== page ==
External Ballistics


Chicks Dig The Long Shot
Verified Sniper
Jan 4, 2008
New Jersey
We have the terminal ballistics discussion so I figured I'd kick off the other two with a cut and paste from my physics presentation. It's basic and was geared toward "hunters" to keep the sheep happy.

Please correct, add, or delete anything wrong, unclear, or TOO informative as per OPSEC concerns.

Science is very important in accurate shooting. Common misconception is that the precise placement of a round is a result of mysterious forces, super human talent, or even pure luck. Some even think that the extreme accuracy in sniping is impossible. In truth, consistent application of marksmanship and proper application of science, would allow a hunter to bring down even a running deer with confidence at 300 yards.

Many hunters rarely understand all that is involved when firing their rifles, despite their extreme confidence in themselves. A well educated and efficient hunter should understand all the ballistics and adjustments that goes into every shot.

Ballistics are divided into three distinct types: internal, external, and terminal.

External ballistics is the flight of the bullet in the air. It is what happens from the time the bullet leaves the muzzle until it impacts something that is, hopefully, the intended target. Two main factors that influence the bullet in flight is gravity, which we know is constant, and air resistance, which we call drag.

Gravity pulls the bullet down at a constant rate of 32 feet per second and acts independently of the bullet’s weight, shape, or velocity. The instant it leaves the muzzle gravity accelerates it down until it reaches a terminal velocity of 250 feet per second. Terminal velocity is that velocity at which drag has increased to the point of counteracting gravitational acceleration.

Gravity is what gives the bullet’s line of flight its curving shape. The trajectory of a bullet is a parabolic curve, which is defined as a constantly increasing curve. The slope of the curve becomes steeper as range increases. The distance a bullet is below the line of bore is called “drop”. The drop also increases with range. In order to hit a target, this line of bore, as represented by the barrel, must be angled up. This is called the “angle of departure.” The result is that the bullet crosses the shooter’s line of sight twice.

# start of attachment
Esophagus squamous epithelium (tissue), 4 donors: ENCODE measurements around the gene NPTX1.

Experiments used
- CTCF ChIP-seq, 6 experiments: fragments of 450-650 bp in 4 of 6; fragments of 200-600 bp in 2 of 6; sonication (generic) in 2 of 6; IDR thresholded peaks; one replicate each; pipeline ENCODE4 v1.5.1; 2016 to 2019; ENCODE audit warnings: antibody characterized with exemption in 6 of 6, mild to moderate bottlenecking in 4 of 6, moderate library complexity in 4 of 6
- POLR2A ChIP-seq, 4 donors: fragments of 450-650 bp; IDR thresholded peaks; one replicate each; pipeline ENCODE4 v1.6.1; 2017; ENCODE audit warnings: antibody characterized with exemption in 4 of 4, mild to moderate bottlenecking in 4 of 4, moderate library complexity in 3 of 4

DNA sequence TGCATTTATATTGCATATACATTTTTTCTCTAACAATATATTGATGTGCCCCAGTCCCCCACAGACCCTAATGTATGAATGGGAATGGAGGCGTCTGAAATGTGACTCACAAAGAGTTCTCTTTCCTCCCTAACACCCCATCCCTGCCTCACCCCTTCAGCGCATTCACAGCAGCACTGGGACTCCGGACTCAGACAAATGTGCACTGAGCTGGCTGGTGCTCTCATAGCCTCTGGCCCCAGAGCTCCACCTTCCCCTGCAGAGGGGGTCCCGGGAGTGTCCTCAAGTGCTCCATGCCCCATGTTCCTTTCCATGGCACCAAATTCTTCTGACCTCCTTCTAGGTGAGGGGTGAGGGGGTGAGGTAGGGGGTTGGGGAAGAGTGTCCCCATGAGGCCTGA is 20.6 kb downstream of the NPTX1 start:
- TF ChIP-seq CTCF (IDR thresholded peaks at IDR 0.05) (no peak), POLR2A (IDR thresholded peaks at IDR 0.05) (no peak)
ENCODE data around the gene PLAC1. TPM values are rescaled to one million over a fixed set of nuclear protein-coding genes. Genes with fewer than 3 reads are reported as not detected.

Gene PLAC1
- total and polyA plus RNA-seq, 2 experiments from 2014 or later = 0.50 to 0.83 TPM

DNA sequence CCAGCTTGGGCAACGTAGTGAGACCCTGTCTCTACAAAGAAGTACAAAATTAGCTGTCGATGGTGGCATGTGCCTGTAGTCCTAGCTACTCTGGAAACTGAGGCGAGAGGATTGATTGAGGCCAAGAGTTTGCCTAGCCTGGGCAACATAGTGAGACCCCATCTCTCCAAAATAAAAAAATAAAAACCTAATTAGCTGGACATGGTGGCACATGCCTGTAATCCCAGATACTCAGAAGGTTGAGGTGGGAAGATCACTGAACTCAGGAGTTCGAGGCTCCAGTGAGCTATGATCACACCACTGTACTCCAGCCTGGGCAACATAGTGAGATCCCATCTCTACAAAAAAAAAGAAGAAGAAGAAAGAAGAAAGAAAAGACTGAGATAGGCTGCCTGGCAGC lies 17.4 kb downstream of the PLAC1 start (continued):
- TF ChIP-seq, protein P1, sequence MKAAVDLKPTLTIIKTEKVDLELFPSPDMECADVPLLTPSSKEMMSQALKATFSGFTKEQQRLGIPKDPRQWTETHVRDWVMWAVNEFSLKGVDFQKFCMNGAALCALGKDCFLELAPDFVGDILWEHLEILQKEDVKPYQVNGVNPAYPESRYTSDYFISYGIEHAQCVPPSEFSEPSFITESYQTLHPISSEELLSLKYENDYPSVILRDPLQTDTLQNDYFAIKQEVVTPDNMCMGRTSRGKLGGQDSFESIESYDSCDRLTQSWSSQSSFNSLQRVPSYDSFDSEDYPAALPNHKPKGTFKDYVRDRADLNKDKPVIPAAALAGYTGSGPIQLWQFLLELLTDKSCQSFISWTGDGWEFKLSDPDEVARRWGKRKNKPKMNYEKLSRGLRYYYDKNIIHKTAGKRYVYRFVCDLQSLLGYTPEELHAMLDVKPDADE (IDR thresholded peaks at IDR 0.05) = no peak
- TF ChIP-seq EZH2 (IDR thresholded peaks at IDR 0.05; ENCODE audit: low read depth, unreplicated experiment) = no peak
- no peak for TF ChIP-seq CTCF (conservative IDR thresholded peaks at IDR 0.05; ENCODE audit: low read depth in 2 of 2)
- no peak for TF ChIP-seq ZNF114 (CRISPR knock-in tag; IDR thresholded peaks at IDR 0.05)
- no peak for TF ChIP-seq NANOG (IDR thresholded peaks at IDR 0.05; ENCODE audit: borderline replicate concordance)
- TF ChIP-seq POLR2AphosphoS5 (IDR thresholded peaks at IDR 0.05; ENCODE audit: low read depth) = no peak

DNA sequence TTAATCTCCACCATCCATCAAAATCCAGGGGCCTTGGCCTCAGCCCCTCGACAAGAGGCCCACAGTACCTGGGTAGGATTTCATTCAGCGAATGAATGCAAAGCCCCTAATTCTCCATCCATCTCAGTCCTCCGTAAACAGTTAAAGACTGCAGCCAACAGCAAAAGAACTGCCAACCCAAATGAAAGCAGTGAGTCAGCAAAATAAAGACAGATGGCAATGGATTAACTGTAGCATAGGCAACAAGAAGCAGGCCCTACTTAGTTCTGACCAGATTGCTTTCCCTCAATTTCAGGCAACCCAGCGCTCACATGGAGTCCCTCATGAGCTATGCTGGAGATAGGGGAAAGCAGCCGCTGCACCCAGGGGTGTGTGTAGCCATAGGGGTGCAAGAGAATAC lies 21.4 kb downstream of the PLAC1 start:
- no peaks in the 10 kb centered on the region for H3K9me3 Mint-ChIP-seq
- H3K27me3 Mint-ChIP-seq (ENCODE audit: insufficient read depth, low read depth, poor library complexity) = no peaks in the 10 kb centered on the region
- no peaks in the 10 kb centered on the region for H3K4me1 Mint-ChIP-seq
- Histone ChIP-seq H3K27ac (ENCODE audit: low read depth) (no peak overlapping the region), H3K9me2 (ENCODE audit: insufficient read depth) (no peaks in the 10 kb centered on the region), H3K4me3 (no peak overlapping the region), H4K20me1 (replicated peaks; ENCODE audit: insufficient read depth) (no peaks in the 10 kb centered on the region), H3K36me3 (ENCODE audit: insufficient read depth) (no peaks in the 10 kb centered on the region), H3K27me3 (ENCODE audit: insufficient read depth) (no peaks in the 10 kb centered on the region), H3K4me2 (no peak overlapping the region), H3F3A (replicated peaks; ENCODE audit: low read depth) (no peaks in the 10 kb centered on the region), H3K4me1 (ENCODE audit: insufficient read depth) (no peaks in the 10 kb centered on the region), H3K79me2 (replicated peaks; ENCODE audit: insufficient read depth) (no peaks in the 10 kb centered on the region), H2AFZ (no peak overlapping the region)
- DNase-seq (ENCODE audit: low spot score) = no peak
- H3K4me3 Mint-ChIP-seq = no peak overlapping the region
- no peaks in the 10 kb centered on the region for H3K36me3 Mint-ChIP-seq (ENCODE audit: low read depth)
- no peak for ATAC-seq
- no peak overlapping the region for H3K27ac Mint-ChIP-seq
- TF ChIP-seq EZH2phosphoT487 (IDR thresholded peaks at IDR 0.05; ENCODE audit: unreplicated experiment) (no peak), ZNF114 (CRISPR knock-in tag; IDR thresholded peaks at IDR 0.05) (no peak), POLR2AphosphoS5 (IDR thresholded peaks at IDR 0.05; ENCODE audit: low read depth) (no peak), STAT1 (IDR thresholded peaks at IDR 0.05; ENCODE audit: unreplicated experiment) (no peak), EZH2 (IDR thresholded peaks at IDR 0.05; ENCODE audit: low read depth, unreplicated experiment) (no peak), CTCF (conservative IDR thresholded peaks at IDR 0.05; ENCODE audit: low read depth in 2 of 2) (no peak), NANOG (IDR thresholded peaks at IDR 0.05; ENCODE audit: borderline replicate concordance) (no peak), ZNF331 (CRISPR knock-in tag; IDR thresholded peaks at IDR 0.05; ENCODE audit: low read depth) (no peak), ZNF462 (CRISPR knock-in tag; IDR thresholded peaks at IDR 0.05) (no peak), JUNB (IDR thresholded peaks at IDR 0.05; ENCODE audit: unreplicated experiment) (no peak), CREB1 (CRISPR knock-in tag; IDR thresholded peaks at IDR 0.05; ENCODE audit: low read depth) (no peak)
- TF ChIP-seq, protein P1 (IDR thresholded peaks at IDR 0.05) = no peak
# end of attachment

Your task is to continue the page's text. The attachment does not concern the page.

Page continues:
Line of sight is a straight line through the sights to the target, and is above the barrel. The bullet crosses it once close to the muzzle on the way up, and again at some point down grange on the way down. With scoped rifles, the line of sight is typically 1.5 inches above the muzzle and the bullet first crosses it at a range between 22 and 25 yards. The second intersection is usually the zero point of the rifle. The zero point is altered by raising or lowering one of the sights until it coincides with the desired zero. This changes the angle of departure and the arc of the round causing the point at which the bullet crosses the line of sight accordingly.

These changes can be accurately made by a variety of systems of measurement, the most widely accepted being minutes of angle, or MOA. The 360 degrees of a circle are broken down in increments called minutes. A degree has 60 minutes, which equates to 21600 minutes in a circle. This is illustrated in shooting as: from the muzzle to a point 100 yards away, one minute of angle will equal 1 inch. Like a piece of pie, the farther you get from the muzzle, the wider the area covered by one minute of angle. At 200 yards, one minute of angle covers 2 inches. At 300 yards, 3 inches. Thus, one MOA equals 1 inch per 100 yards of distance. This is an approximation because one MOA actually 1.047 inches at 100 yards.